“I wish we would stop invoking national security, because that’s not what this is about,” said Sen. Pat ToomeyPatrick (Pat) Joseph ToomeyNSA improperly collected US phone records in October, new documents show Overnight Defense: Pick for South Korean envoy splits with Trump on nuclear threat | McCain blasts move to suspend Korean military exercises | White House defends Trump salute of North Korean general WH backpedals on Trump's 'due process' remark on guns MORE (R-Pa.). “This is about economic nationalism.”

In March, Trump imposed tariffs of 25 percent on imported steel and 10 percent on aluminum products. In late May, Trump lifted a temporary exemption for the tariffs on Canada, Mexico and the EU, all of which have or are planning to retaliate. 

“What is it about the Canadian steel industry that is a national security threat?” Sen. Michael BennetMichael Farrand BennetTrump trade deal likely to sow division in Democratic presidential field Schumer to colleagues running for White House: Impeachment comes first Sanders urges impeachment trial 'quickly' in the Senate MORE (D-Colo.) asked Ross.

Ross said that while the U.S. does have a trade surplus in steel with Canada the administration's strategy is to stop China from sending their products through other countries that receive better tariff treatment.

“The only way we’re going to solve the global steel overcapacity is getting all the countries to play ball with us,” Ross said. 

He acknowledged that allies are "complaining bitterly" about the tariffs, but Ross also said they are finally taking action, including by implementing safeguards against Chinese steel in their supply chains.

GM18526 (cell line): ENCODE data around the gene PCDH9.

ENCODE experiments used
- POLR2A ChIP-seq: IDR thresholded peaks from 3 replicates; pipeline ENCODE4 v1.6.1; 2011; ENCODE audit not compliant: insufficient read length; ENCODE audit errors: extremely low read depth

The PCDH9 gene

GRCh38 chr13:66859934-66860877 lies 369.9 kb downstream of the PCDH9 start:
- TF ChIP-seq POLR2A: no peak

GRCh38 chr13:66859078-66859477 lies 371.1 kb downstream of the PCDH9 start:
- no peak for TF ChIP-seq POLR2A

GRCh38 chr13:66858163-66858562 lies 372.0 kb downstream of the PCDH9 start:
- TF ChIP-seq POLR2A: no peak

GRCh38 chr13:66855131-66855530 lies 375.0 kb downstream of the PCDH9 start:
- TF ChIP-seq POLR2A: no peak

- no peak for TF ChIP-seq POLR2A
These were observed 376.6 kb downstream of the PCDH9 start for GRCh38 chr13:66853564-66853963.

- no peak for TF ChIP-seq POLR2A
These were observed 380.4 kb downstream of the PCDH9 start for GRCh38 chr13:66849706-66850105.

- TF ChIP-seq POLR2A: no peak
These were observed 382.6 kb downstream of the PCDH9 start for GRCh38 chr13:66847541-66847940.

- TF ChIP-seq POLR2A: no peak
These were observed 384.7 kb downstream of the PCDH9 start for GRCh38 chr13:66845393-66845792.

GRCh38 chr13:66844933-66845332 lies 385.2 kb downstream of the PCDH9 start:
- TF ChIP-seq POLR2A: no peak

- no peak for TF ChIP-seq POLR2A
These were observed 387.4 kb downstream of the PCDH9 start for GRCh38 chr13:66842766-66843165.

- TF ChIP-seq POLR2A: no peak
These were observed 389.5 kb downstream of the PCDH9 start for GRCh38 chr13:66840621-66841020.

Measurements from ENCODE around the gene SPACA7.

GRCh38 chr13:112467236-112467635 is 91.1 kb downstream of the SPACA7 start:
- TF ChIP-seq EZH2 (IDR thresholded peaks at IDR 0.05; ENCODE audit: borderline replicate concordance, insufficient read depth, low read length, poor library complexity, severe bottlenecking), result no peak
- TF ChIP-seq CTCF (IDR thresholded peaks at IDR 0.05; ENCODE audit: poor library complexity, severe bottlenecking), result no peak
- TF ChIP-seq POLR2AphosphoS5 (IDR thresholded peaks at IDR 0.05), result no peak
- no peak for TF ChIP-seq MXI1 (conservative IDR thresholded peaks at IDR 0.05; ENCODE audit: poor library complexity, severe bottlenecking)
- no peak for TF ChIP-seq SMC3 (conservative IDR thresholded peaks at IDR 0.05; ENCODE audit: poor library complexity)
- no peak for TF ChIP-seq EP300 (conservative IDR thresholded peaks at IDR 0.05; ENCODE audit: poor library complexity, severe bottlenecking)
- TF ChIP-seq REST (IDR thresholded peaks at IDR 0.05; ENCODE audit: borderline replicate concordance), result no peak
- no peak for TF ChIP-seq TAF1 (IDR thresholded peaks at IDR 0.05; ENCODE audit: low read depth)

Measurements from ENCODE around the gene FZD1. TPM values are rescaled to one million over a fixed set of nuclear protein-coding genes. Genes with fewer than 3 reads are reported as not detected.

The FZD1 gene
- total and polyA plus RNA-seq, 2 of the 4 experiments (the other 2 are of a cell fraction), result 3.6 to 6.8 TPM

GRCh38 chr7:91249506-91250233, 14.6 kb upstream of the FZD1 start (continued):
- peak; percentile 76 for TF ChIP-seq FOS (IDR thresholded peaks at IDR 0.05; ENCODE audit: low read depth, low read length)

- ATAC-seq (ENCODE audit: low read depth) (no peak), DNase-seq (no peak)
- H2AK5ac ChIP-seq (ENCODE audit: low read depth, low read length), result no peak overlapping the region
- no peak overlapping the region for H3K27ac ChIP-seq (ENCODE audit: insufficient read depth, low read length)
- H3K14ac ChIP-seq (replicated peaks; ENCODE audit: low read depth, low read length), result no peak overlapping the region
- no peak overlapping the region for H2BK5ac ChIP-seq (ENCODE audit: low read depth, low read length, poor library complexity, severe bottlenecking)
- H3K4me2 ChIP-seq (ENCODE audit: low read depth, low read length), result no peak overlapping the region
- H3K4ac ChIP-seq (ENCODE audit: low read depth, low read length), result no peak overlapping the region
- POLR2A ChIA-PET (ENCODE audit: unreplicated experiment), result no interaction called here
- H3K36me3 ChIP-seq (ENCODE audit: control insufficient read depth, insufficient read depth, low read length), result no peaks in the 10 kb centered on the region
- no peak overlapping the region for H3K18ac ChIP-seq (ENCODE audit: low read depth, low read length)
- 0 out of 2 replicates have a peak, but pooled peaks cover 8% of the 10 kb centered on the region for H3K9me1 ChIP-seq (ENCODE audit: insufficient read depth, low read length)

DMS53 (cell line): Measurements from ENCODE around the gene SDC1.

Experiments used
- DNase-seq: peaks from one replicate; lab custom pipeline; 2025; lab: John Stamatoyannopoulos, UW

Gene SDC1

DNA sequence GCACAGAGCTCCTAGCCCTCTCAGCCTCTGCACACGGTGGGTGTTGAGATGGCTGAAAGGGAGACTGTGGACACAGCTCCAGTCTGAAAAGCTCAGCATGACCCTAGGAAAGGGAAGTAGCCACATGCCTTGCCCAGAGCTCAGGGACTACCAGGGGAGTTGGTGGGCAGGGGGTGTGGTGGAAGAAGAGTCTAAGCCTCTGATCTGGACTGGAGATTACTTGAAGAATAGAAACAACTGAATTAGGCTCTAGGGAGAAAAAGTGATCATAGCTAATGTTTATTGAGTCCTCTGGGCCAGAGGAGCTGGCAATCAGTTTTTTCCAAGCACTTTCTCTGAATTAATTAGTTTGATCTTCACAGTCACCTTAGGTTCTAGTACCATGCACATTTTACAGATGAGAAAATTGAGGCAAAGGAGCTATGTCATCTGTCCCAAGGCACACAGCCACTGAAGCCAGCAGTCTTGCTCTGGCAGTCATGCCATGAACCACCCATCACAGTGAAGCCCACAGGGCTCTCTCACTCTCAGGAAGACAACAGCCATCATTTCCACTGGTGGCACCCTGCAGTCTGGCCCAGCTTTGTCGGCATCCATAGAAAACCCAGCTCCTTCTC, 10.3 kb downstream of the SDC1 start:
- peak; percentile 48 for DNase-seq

Toomey who has signed on to a bill from Sen. Bob CorkerRobert (Bob) Phillips CorkerRNC says ex-Trump ambassador nominee's efforts 'to link future contributions to an official action' were 'inappropriate' Lindsey Graham basks in the impeachment spotlight The Hill's 12:30 Report — Presented by Nareit — White House cheers Republicans for storming impeachment hearing MORE (R-Tenn.) to give Congress more authority over Trump's trade actions called the moves against allied trading partners "a wholly inappropriate use of tariffs."

Senators blocked that bill last week though when Corker tried to attach it to an annual defense policy bill.

Corker has said that he is hopeful senators will give the legislation a second look.

Sen. Ron WydenRonald (Ron) Lee WydenTrump trade deal likely to sow division in Democratic presidential field House GOP unveils alternative drug pricing measure ahead of Pelosi vote Pelosi gets standing ovation at Kennedy Center Honors MORE (D-Ore.), the panel's ranking member, also criticized the process of excluding important products needed by American businesses from tariffs.

He said small businesses "believe they are being held hostage in a bureaucratic twilight zone waiting to see if they're going to escape," calling the process slow and difficult.

He quoted a top Commerce official who said in a report Wednesday that the exclusion process would be "unbelievably random" and that some companies are "going to get screwed."

"Every week it seems like there is more and more bedlam," he said. 

Ross said there have been delays in hiring the people needed but dismissed the report.

He also Ross said that it would be "impossible" to commit to a specific timetable to deal with the applications because requests were still being received.

Trump has also said he will impose tariffs on $50 billion of Chinese imports. Beijing retaliated with their own batch of duties on U.S. products leading Trump to up the ante Monday. Trump said he would ask officials to produce a list of tariffs for another $200 billion in Chinese goods, which stunned Congress and business groups.

"The basic strategy is to try to bring enough pressure on parties who are not behaving appropriately," Ross told lawmakers.

But Sen. John ThuneJohn Randolph ThuneRepublicans consider skipping witnesses in Trump impeachment trial McConnell: Senate impeachment trial will begin in January McConnell: Senate will not take up new NAFTA deal this year MORE (S.D.), a member of Republican leadership, expressed skepticism and said he worried about the effect of tit-for-tat tariffs.

"This thing seems to be escalating out of control fairly quickly," he said.